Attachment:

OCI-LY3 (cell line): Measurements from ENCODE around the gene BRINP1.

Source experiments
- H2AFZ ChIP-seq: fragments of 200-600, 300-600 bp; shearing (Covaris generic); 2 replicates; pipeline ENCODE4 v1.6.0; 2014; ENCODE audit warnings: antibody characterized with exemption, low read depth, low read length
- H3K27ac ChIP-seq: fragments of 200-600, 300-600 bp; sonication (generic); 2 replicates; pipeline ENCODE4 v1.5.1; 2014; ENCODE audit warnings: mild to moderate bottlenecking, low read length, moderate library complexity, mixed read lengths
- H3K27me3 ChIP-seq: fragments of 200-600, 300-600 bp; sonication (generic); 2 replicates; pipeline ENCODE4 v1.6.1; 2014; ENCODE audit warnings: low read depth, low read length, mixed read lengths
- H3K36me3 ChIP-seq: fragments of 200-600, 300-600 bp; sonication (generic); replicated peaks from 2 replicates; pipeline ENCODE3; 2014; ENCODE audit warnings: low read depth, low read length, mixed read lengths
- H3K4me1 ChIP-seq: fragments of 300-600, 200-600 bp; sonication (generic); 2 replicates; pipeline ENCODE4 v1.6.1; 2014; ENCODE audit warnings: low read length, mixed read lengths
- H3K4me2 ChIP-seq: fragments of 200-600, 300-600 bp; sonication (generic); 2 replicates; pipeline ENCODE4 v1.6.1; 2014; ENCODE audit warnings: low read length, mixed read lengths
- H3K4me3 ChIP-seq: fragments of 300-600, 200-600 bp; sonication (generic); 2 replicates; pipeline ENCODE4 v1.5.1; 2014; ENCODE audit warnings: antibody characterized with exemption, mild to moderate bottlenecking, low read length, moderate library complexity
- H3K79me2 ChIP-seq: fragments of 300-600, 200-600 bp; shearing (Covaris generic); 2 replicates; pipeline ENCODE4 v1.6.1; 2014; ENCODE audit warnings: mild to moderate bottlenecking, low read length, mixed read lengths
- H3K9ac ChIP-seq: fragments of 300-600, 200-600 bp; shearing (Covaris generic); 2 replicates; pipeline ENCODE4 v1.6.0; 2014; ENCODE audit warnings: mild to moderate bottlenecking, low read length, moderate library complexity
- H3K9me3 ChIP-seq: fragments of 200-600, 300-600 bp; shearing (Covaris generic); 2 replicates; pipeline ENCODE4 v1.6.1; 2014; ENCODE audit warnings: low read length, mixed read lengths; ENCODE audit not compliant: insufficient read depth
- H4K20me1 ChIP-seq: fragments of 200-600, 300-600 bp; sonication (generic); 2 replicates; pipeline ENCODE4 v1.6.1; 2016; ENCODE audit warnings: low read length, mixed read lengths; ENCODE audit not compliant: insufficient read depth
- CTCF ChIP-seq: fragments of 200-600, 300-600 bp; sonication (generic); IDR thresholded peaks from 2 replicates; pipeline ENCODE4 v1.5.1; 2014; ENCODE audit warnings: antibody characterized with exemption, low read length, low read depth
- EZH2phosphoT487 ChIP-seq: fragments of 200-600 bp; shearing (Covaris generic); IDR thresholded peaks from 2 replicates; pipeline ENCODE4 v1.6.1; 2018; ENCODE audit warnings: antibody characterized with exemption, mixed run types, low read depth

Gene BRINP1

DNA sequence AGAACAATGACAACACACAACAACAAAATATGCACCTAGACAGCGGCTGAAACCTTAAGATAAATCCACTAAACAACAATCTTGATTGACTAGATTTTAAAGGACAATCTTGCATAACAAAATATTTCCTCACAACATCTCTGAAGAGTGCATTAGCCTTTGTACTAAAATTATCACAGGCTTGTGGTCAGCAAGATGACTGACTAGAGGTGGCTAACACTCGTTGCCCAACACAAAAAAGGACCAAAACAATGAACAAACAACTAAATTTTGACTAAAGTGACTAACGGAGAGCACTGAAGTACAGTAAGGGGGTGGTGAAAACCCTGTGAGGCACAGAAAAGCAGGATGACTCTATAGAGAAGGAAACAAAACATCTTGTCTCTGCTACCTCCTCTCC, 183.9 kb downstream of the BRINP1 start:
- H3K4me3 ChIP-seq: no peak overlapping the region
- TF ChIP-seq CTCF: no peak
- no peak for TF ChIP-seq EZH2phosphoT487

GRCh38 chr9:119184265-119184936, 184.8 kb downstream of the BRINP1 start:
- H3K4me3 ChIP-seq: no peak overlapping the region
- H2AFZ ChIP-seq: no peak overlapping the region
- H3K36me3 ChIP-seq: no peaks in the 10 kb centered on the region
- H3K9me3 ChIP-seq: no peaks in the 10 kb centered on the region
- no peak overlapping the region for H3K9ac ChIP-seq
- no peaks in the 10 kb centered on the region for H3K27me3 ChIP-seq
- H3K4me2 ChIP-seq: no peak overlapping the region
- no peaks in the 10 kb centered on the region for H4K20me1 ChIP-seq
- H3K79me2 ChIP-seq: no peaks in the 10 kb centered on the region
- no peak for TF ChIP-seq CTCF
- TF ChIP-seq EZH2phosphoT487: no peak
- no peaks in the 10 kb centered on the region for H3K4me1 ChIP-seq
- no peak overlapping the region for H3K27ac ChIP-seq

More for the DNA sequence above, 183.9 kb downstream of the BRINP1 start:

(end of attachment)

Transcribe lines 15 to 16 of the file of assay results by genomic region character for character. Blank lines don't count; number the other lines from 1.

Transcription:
- EZH2phosphoT487 ChIP-seq: fragments of 200-600 bp; shearing (Covaris generic); IDR thresholded peaks from 2 replicates; pipeline ENCODE4 v1.6.1; 2018; ENCODE audit warnings: antibody characterized with exemption, mixed run types, low read depth

Gene BRINP1